One advantage of the recovery plan was that it collated all available information on the level of detail on marine turtle mortality and its causes, and whether this information was available for all species. It became apparent that there were many gaps in the current knowledge of the magnitude of marine turtle mortality from the identified threats and the status of the effected populations. This made it difficult to be prescriptive about what actions needed to be taken in relation to poorly defined or understood threats. This led the recovery team to adopt a threat-based approach.
Although the recovery team received some criticism for this approach, it is an appropriate expression of the precautionary principle, defined in the Intergovernmental Agreement on the Environment (DASET 1992) as
"Where there are threats of serious or irreversible environmental damage, lack of full scientific certainty should not be used as a reason for postponing measures to prevent environmental degradation. In the application of the precautionary principle, public and private decisions should be guided by careful evaluation to avoid wherever practicable, serious or irreversible damage to the environment; and an assessment of the risk-weighted consequences of various options"
The following threats were identified as having, or were suspected as having, an unacceptable impact on turtle populations:
i) marine debris,
ii) customary (indigenous) harvest,
iii) trawl fisheries interactions,
iv) non-trawl fisheries and boating interactions,
v) shark control activities,
vi) predation by feral animals on eggs,
vii) loss of habitat.
The mitigation of these impacts will in all probability take decades on a national scale. The effort will need to be substantial and cooperation across jurisdictions will be a critical factor, as will the coordination through the implementation of the recovery plan.
The plan also identified the need to obtain meaningful information on marine turtle stocks. Tools that lend power and robustness to the interpretation of the status of marine turtle stocks include the complete identification of genetic stocks, monitoring of key stocks or populations, and modelling of stocks to provide decision-making tools for managers.
Otter trawling as a key threatening process: past and present
Otter trawling was nominated as a key threatening process in 1995. The Commonwealth Government, through the Endangered Species Scientific Subcommittee (ESSS) sought comments on the nomination. Fisheries management agencies provided comments that did not support the nomination and did not believe that the development of a threat abatement plan was a feasible means of addressing the incidental bycatch of turtles in prawn fisheries. Government conservation agencies provided information on the relative importance of trawl by- catch to the decline of the East Coast loggerhead turtle populations, while non- government conservation groups lobbied strongly in favour of the nomination.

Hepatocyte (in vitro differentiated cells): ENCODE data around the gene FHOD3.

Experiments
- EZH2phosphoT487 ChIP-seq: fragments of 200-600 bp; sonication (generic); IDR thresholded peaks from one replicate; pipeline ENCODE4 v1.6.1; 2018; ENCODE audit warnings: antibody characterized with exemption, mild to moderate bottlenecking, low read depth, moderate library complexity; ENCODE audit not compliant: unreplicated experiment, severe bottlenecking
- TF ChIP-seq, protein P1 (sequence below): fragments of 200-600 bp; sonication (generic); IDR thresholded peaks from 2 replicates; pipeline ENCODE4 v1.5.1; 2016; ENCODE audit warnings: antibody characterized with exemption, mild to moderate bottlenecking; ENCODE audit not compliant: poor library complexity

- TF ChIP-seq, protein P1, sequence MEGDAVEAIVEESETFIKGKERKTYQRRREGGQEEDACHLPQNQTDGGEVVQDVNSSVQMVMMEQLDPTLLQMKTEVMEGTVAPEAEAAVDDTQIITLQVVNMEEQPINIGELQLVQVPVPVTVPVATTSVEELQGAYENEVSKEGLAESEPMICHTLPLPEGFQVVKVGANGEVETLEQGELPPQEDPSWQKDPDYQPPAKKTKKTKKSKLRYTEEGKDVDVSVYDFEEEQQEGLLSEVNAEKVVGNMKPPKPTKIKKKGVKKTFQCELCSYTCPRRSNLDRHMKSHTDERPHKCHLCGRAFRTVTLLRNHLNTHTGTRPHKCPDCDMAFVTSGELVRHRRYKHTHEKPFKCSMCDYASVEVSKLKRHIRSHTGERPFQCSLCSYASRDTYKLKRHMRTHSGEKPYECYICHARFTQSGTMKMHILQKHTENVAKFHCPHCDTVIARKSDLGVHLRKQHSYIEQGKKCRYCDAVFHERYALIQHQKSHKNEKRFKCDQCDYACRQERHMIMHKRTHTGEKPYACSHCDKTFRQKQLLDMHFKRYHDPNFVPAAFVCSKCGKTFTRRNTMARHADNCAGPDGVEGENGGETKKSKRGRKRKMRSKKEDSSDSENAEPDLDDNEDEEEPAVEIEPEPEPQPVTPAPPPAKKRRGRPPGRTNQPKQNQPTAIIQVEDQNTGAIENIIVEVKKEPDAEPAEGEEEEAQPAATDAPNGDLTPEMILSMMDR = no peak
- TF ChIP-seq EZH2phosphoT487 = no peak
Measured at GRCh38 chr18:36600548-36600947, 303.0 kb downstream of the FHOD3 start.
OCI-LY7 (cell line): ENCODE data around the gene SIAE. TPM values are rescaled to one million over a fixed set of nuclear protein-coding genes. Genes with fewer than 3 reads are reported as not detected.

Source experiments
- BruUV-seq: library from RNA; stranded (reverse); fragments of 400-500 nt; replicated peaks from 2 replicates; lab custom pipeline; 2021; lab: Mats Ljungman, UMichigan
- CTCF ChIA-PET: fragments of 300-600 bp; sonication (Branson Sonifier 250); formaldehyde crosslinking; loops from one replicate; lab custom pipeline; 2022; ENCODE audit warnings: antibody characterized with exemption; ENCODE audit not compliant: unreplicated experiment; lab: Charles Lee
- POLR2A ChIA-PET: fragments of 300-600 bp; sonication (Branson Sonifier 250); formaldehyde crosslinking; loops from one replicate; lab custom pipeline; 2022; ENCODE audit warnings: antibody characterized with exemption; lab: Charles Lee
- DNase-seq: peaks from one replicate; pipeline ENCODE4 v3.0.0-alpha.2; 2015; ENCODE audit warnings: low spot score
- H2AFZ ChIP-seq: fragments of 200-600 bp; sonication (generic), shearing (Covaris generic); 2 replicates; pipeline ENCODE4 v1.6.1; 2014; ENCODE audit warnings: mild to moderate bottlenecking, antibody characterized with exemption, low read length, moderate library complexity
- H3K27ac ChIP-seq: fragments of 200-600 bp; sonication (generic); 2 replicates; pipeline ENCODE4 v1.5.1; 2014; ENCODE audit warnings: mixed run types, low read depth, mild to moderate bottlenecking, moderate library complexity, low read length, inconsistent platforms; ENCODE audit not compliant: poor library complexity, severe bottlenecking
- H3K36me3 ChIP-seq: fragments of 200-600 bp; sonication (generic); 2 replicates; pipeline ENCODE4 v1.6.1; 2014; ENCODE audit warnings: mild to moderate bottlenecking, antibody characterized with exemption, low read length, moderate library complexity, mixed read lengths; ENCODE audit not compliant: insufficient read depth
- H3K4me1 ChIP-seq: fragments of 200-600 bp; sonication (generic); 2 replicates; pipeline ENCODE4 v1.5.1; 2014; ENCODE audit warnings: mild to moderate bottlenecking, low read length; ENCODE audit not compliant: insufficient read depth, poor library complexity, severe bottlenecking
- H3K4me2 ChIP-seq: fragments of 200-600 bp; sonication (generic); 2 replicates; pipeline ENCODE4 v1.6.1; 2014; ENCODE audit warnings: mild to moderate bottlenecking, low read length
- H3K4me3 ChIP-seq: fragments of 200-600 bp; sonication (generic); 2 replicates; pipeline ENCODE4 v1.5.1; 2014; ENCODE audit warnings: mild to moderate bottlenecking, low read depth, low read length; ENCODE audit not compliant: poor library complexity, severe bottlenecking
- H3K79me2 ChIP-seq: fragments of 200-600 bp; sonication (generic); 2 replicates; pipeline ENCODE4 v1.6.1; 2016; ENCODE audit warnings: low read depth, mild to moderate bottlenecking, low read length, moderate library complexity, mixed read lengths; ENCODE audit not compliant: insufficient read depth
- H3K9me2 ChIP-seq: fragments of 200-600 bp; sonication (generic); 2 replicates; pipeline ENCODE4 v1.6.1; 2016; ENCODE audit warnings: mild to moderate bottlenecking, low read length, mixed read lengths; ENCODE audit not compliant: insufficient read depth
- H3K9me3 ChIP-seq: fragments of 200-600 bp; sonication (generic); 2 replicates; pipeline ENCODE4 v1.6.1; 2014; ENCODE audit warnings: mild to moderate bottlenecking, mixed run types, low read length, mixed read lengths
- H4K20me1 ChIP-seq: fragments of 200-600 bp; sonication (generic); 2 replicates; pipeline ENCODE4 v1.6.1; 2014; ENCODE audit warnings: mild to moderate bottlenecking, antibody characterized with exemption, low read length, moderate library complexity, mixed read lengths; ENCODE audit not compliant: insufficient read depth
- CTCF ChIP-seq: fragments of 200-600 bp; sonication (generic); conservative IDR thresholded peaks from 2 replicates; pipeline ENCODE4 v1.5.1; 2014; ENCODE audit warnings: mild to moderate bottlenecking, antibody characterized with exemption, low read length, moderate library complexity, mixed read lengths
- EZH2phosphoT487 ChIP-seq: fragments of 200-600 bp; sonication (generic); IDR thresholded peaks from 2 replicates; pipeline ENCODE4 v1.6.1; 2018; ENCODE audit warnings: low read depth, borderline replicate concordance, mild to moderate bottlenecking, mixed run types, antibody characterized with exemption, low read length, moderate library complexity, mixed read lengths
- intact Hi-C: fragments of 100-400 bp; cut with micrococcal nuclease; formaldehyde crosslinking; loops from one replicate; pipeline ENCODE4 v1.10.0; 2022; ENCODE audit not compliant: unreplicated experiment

Interim advice from the ESSS was issued in late 1997. It stated essentially that further consideration of whether to list trawling as a key threatening process to marine turtle populations may not be necessary if the fishing industry and fishery management agencies could implement effective programs for reducing turtle capture, using Turtle Excluding Devices (TEDs) to mitigate turtle bycatch.
The Commonwealth Minister for the Environment considered the nomination and the final advice provided by ESSS (ESSS 1999). The advice recommended that otter trawling be listed as a key threatening process but the Minister, in deciding not to list, accepted advice from the Attorney General that the Constitutional and legislative arrangements prevent a threat that occurs in State and Commonwealth waters from being listed. This loophole will be removed with the coming into force of the Environment Protection and Biodiversity Act 1999 in July 2000.
The complexities in considering the advice is that the Commonwealth may not make decisions that effect State or Territory land or waters, unless made under the external powers provision of the Constitution. Under the Australian Constitution the management of land and wildlife is the responsibility of the States (Zines 1985). These constitutional arrangements provide opportunities for coordination and advice. A national recovery plan can coordinate actions in the Commonwealth, States and the Northern Territory and can address the issues raised in the nomination of otter trawling as a key threatening process.
Marine turtle bycatch: the approach by two major trawl fisheries